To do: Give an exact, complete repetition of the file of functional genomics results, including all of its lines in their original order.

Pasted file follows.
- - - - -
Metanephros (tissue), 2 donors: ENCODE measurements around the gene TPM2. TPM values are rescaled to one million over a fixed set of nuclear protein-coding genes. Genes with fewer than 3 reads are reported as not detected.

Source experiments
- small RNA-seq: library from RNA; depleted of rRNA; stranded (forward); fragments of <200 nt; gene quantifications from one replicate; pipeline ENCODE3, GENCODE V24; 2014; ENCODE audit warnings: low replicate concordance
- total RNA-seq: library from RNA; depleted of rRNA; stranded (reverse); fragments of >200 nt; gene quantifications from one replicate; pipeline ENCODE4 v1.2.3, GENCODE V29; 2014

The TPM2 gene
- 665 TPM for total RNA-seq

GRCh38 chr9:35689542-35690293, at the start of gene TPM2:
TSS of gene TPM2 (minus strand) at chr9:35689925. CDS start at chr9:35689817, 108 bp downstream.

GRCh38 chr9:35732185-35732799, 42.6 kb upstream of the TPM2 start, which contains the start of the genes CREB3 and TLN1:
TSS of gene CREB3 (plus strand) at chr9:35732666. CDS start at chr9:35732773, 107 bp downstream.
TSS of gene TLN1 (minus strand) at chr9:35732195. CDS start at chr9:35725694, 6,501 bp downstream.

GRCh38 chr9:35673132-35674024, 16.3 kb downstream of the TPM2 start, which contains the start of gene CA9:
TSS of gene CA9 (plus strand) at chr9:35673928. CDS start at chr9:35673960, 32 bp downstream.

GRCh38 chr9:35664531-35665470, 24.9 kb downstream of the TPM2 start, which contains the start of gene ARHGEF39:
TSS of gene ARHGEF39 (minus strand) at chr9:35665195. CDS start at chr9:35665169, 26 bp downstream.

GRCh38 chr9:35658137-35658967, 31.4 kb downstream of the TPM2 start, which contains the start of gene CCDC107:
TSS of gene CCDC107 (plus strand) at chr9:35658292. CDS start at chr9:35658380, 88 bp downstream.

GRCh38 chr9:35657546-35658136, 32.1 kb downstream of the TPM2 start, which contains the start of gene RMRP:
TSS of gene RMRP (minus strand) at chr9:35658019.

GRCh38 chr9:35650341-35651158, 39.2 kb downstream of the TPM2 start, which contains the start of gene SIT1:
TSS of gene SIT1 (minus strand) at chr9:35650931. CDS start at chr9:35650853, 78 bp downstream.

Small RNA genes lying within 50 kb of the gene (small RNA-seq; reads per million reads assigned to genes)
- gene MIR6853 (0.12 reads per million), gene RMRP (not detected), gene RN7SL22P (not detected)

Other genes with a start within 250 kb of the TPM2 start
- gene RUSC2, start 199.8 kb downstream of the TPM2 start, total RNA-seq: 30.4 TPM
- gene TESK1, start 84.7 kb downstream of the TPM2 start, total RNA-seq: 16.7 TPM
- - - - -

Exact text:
Metanephros (tissue), 2 donors: ENCODE measurements around the gene TPM2. TPM values are rescaled to one million over a fixed set of nuclear protein-coding genes. Genes with fewer than 3 reads are reported as not detected.

Source experiments
- small RNA-seq: library from RNA; depleted of rRNA; stranded (forward); fragments of <200 nt; gene quantifications from one replicate; pipeline ENCODE3, GENCODE V24; 2014; ENCODE audit warnings: low replicate concordance
- total RNA-seq: library from RNA; depleted of rRNA; stranded (reverse); fragments of >200 nt; gene quantifications from one replicate; pipeline ENCODE4 v1.2.3, GENCODE V29; 2014

The TPM2 gene
- 665 TPM for total RNA-seq

GRCh38 chr9:35689542-35690293, at the start of gene TPM2:
TSS of gene TPM2 (minus strand) at chr9:35689925. CDS start at chr9:35689817, 108 bp downstream.

GRCh38 chr9:35732185-35732799, 42.6 kb upstream of the TPM2 start, which contains the start of the genes CREB3 and TLN1:
TSS of gene CREB3 (plus strand) at chr9:35732666. CDS start at chr9:35732773, 107 bp downstream.
TSS of gene TLN1 (minus strand) at chr9:35732195. CDS start at chr9:35725694, 6,501 bp downstream.

GRCh38 chr9:35673132-35674024, 16.3 kb downstream of the TPM2 start, which contains the start of gene CA9:
TSS of gene CA9 (plus strand) at chr9:35673928. CDS start at chr9:35673960, 32 bp downstream.

GRCh38 chr9:35664531-35665470, 24.9 kb downstream of the TPM2 start, which contains the start of gene ARHGEF39:
TSS of gene ARHGEF39 (minus strand) at chr9:35665195. CDS start at chr9:35665169, 26 bp downstream.

GRCh38 chr9:35658137-35658967, 31.4 kb downstream of the TPM2 start, which contains the start of gene CCDC107:
TSS of gene CCDC107 (plus strand) at chr9:35658292. CDS start at chr9:35658380, 88 bp downstream.

GRCh38 chr9:35657546-35658136, 32.1 kb downstream of the TPM2 start, which contains the start of gene RMRP:
TSS of gene RMRP (minus strand) at chr9:35658019.

GRCh38 chr9:35650341-35651158, 39.2 kb downstream of the TPM2 start, which contains the start of gene SIT1:
TSS of gene SIT1 (minus strand) at chr9:35650931. CDS start at chr9:35650853, 78 bp downstream.

Small RNA genes lying within 50 kb of the gene (small RNA-seq; reads per million reads assigned to genes)
- gene MIR6853 (0.12 reads per million), gene RMRP (not detected), gene RN7SL22P (not detected)

Other genes with a start within 250 kb of the TPM2 start
- gene RUSC2, start 199.8 kb downstream of the TPM2 start, total RNA-seq: 30.4 TPM
- gene TESK1, start 84.7 kb downstream of the TPM2 start, total RNA-seq: 16.7 TPM